In this book the author explains that managers must build human capital and engender employee engagement by managing them almost not at all, by attending instead to the factors and circumstances that make them successful. In other words, managers must play their role from offstage and out of the limelight . Based on a survey of over 16,000 employees, the author presents Towers-Watson' management performance model: Executing tasks, Building relationships and performance capability, and Energizing change. Additionally, managers must create an atmosphere of authenticity and trust.
Thomas O. Davenport is a senior practitioner in the San Francisco office of Towers Watson, a worldwide human resource consulting firm. He provides advice on human capital strategy, employee and organization research, and leadership development to clients in a wide variety of industries. Stephen D. Harding is a senior practitioner in the London office of Towers Watson. He has consulted in employee research and organizational behavior for the last twenty years and has responsibility for managing employee research projects throughout Europe and elsewhere internationally.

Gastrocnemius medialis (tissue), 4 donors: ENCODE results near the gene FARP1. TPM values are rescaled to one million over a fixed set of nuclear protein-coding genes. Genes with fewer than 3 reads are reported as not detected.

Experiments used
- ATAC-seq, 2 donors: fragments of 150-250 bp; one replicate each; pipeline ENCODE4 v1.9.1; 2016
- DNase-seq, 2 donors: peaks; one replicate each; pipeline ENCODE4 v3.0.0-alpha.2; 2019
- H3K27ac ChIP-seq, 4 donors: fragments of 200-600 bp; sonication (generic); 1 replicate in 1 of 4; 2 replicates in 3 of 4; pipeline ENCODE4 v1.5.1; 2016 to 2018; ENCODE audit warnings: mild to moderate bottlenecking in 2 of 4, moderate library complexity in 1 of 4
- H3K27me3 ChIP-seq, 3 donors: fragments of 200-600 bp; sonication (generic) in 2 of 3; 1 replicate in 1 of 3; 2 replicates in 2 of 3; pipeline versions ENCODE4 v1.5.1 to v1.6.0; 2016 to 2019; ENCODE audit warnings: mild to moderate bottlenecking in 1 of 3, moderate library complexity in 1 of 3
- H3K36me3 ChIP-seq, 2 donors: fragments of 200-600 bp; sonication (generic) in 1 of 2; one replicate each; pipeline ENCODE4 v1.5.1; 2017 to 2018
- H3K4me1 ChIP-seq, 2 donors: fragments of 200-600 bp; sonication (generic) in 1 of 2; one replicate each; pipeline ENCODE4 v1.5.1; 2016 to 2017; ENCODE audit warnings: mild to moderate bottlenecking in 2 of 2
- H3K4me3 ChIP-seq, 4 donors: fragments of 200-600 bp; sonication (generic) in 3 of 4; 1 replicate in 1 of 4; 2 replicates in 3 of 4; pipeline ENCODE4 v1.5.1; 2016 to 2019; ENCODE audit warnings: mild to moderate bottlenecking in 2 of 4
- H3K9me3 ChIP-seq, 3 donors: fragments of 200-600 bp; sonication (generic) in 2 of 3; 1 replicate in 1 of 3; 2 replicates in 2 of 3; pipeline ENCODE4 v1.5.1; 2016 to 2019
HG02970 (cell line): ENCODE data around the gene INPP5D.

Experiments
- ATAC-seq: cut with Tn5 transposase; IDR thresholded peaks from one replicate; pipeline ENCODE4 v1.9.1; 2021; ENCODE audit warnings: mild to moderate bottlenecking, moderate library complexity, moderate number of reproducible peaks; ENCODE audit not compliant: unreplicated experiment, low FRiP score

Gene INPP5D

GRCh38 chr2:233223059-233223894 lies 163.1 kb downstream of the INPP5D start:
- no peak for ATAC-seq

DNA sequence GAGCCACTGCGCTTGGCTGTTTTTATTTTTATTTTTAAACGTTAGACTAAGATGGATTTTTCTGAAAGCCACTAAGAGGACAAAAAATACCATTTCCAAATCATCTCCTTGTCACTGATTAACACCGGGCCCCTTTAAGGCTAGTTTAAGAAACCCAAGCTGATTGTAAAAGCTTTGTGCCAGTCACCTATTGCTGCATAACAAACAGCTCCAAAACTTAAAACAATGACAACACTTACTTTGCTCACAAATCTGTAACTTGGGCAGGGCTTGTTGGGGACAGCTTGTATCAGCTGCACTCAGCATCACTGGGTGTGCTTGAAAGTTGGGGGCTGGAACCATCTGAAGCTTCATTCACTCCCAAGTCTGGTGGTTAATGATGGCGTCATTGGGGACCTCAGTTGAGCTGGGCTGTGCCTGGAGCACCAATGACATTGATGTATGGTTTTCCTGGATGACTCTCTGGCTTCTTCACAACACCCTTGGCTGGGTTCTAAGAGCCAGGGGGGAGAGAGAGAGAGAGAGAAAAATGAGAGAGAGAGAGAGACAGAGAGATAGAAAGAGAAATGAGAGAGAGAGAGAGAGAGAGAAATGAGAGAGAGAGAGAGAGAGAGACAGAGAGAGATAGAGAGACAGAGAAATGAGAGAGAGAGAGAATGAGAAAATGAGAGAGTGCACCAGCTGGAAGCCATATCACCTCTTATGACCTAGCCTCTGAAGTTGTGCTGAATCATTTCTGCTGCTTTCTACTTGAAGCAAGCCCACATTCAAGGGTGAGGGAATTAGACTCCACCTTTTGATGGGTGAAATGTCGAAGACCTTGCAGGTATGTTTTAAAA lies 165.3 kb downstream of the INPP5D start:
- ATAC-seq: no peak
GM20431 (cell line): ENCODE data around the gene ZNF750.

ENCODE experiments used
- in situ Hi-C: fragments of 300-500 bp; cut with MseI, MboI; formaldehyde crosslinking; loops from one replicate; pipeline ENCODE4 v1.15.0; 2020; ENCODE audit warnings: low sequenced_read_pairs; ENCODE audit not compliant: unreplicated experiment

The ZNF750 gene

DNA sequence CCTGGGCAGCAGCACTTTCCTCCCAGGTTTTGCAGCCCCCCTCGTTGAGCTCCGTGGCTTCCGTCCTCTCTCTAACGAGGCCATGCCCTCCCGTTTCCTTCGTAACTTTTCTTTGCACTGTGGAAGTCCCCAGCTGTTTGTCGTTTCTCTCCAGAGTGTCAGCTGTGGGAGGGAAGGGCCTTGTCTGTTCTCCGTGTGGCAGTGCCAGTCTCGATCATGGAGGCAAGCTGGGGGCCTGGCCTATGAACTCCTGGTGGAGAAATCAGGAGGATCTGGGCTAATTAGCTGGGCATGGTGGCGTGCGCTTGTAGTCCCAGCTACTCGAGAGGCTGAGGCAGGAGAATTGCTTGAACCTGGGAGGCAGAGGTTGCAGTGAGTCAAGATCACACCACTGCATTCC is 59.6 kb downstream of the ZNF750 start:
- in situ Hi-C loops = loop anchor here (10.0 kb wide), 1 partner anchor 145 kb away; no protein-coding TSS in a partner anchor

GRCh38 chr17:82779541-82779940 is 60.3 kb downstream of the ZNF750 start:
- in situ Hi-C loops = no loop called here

Preface vii Part I: Context 1 1 Do Managers Matter? 3 A Brief History of Management 4 Defining Management and Leadership 7 The Definition, and the Power, of Engagement 16 Summary 22 2 Why Managers Have a Tough Job 25 Employees Are Smart and Demanding 26 We Have Ambivalent Feelings about Leadership and Followership 29 We Really Don t Like Being Told What to Do 32 Managers Behave Badly 33 Summary 36 3 A New Model of Manager Performance 39 Managers and Competitive Advantage 41 The Manager Performance Model 51 Summary 66 4 Constructing the Manager Role 71 Manager Contribution The Player-Coach Job 72 Manager Competency The Technical Skill Dilemma 74 The Size of the Job Span of Control 81 Building the Role System 89 Summary 101 Part II: Implementation 103 5 Executing Tasks 105 Planning Work 106 Clarifying Job Roles 115 Monitoring Progress 137 Summary 139 6 Developing People 143 Acting as a Human Capital Treasurer 144 Providing Direct Development 153 Goal Setting and Performance Feedback 161 Summary 172 7 Delivering the Deal 177 Transforming the Extrinsic into the Intrinsic 178 Individualizing Rewards 181 Boosting Engagement Through Recognition 187 Summary 194 8 Energizing Change 199 Coping with Imposed Change 200 Choosing to Change 213 Sustaining Engagement 218 Summary 225 9 Authenticity and Trust 229 Connecting Authenticity and Trust 229 Building Trust Through Authenticity 232 Implications for Manager Performance 244 Summary 253 10 Fitting the Pieces Together 257 Manager Role Structure and Performance Model A Summary 258 What Makes a Great Manager? 259 Can a Good Manager Manage Anything? 265 Make Versus Buy 266 Notes for Those Who Want Managers to Succeed 269 Notes 281 The Authors 313 Index 315